Established 1826 — Oldest College Newspaper West of the Alleghenies

Derek Chauvin’s conviction was an outlier – his actions were not

A little after 5 p.m. on April 20, a Minnesota jury confirmed what many of us had known for nearly a year.

Former Minneapolis police officer Derek Chauvin was guilty of the May 25, 2020 murder of George Floyd.

In the half hour leading up to the reading of the verdict, I obsessively refreshed CNN’s website as I sat in my Zoom class. I gnawed at my fingernails and prayed my professor wouldn’t call on me.

He did. I croaked out an answer and immediately went back to refreshing. I usually do my best to pay attention in class, but I was too busy witnessing history that day.

When my friend Abby texted me, ‘Guilty,’ I exhaled for the first time in what felt like forever.

I sighed with relief and sank back in my desk chair, but almost immediately, I caught myself.

I was doing it again. I was getting complacent.

About a week before the guilty verdict was announced, 20-year-old Daunte Wright was shot and killed by a police officer in Brooklyn Center, Minn., just north of Minneapolis. The officer who shot Wright allegedly mistook her gun for a taser.

Just minutes before the guilty verdict was announced, 16-year-old Ma’Khia Bryant was shot and killed by the Columbus Police Department. 

Since the start of 2021, 335 people have been killed by police.

It's difficult to be overly enthused by a single guilty verdict when instances of police brutality are in the headlines practically every day.

To be fair, Chauvin’s conviction is an anomaly – of all the killings by police between 2013 and 2020, less than 2% were ever charged with a crime, and less than 1% were convicted.

Enjoy what you're reading?
Signup for our newsletter

These abysmal percentages are disappointing, but they shouldn’t be surprising. Law enforcement in this country is its own special breed of corrupt.

Mapping Police Violence, a website that maintains a database of every police killing in the U.S., has noted a few chilling trends in police brutality.

Black people are killed by police at a rate three times higher than white people. They’re also 1.3 times more likely to be unarmed when killed by police than white people.

The data also suggests there is no correlation between a city’s violent crime rate and its rate of police killings, so any arguments about certain populations being killed at higher rates because they themselves are more violent are pure bullshit.

To continually deny that there is a problem with law enforcement in this country is violent.

Now, I’ll be real for a second – I used to be one of those deniers.

I’m a white girl who grew up in a wealthy town with a (seemingly) unproblematic police department. I witnessed my parents receive several speeding tickets each (we’re a lead-footed family), and the cops were always pleasant. I was raised to show respect to authority figures, including the police.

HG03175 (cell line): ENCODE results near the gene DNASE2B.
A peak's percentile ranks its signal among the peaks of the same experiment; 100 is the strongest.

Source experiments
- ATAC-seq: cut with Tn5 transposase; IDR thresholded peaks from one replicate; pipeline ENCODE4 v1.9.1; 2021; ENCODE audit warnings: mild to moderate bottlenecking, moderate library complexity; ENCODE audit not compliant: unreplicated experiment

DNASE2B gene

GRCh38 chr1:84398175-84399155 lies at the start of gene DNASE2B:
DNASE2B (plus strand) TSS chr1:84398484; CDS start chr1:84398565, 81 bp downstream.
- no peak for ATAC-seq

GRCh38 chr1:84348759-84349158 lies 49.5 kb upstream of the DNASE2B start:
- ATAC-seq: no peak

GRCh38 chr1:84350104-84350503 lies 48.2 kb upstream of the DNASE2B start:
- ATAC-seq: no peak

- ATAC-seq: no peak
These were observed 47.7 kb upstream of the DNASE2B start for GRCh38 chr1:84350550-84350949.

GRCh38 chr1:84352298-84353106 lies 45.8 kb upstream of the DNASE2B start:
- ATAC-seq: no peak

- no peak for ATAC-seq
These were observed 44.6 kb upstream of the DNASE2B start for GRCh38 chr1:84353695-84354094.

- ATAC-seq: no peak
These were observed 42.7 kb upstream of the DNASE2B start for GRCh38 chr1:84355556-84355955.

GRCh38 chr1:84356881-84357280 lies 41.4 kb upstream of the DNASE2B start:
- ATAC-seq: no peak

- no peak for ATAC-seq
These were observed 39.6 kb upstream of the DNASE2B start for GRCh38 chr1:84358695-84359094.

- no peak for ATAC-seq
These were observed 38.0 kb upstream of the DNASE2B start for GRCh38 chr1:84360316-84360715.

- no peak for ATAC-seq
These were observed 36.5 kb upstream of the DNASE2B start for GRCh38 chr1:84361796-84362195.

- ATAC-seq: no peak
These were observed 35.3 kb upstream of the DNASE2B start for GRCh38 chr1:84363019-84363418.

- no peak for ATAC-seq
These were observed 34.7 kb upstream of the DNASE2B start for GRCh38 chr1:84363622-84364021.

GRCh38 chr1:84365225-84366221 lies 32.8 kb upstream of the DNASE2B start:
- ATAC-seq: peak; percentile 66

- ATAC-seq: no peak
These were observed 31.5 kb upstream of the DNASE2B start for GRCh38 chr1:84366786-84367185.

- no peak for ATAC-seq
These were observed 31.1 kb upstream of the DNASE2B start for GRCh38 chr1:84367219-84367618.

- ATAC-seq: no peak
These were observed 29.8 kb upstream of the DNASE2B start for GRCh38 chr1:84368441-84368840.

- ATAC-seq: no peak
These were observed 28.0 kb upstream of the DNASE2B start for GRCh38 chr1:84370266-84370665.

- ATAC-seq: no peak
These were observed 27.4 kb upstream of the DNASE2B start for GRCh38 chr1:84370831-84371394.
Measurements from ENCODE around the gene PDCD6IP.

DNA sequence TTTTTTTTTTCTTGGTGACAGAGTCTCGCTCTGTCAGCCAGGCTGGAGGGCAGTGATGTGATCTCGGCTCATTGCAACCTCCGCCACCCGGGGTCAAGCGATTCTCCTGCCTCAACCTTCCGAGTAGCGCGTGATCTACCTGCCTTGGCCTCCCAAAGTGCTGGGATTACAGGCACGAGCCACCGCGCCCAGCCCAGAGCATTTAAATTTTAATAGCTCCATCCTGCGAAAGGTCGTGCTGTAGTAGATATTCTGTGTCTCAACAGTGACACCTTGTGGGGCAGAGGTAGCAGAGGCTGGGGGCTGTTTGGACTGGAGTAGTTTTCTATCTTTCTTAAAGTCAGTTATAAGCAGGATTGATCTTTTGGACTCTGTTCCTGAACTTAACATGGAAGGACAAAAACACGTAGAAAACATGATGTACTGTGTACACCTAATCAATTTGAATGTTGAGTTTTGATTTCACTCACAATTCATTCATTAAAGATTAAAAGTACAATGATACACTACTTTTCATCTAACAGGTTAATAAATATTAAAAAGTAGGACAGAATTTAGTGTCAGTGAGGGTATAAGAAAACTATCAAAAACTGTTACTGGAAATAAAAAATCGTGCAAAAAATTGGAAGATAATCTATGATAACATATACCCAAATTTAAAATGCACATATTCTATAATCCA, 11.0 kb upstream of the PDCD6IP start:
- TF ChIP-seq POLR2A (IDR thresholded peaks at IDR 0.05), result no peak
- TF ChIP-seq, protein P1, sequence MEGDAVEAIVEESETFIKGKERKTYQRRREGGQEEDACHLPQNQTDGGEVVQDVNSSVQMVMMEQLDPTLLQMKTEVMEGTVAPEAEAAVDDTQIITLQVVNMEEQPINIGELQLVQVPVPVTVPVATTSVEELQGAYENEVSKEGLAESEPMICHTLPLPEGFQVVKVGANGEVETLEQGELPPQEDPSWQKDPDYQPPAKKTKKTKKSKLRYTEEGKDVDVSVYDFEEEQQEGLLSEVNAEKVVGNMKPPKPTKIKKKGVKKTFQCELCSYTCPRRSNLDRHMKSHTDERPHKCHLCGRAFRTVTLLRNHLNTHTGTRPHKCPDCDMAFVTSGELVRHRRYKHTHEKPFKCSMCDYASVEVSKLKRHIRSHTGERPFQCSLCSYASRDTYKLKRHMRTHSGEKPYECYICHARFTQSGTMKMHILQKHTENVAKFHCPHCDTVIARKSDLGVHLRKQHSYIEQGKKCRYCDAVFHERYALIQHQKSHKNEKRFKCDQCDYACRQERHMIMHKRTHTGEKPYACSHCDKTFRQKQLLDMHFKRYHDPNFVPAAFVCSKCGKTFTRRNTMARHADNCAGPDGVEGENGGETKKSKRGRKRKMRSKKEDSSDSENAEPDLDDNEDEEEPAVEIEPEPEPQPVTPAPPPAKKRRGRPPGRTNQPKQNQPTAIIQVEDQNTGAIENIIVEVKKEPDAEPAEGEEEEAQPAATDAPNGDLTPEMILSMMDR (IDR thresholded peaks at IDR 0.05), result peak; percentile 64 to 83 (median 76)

It took me years to realize my positive experiences with my hometown cops were a product of my skin color and were not the norm for a massive chunk of the population. It took years, but I now know better.

Ever since, I’ve been evangelizing about police reform to anyone who will listen. It’s frustrating – many people, especially older and more traditional ones, cling tightly to their deep respect for the police and grow hostile when any form of change is suggested.

It often feels like I’m screaming into the void.

In the grand scheme of things, though, bickering with family members over whether all cops really are bastards is an incredibly privileged struggle to have.

So, I’ll keep on evangelizing. In fact, I’ll do it right now in this column.

Black lives matter. Yes, I know – all lives matter, not just Black ones. But not all lives are actively in danger in this country.

“Blue lives matter” is a ridiculous slogan. Becoming a cop is a choice – being Black is not. Furthermore, if cops feel as though their occupation is negatively affecting their well-being, they can quit. Black people can’t quit being Black.

Nearly all police forces in the U.S. were founded for one of two reasons: to keep an eye on newly-arrived European immigrants or to capture runaway slaves, depending on whether the city in question was in the north or the south. It’s pretty tough to “reform” the racism out of a system with those roots.

If Darnella Frazier, a 17-year-old Black woman, had not filmed the video of George Floyd getting murdered, Chauvin would not have even been charged with anything and would likely still be a cop.

Given what we know about how few police get convicted for killing people, it becomes even more startling when you consider that Chauvin’s conviction hinged on one brave young woman having the foresight to whip out her phone and record.

That’s a pretty sad excuse for justice.

Tuesday’s verdict was a relief – that’s for sure. I’d be writing a very different column if he was found not guilty.

But it isn’t an indication that things are getting better. One guilty verdict won’t stop cops from continuing to kill – the case of Ma’Khia Bryant is clear evidence of that.

Getting more police who kill behind bars would certainly be a great start, but for things to truly change, something needs to fundamentally change about law enforcement in the U.S.

I don’t claim to know what that change needs to be, but I know that something needs to happen. If enough people begin to realize that, maybe someday it’ll be safer to be Black in America.

For now, though? I’m not too optimistic.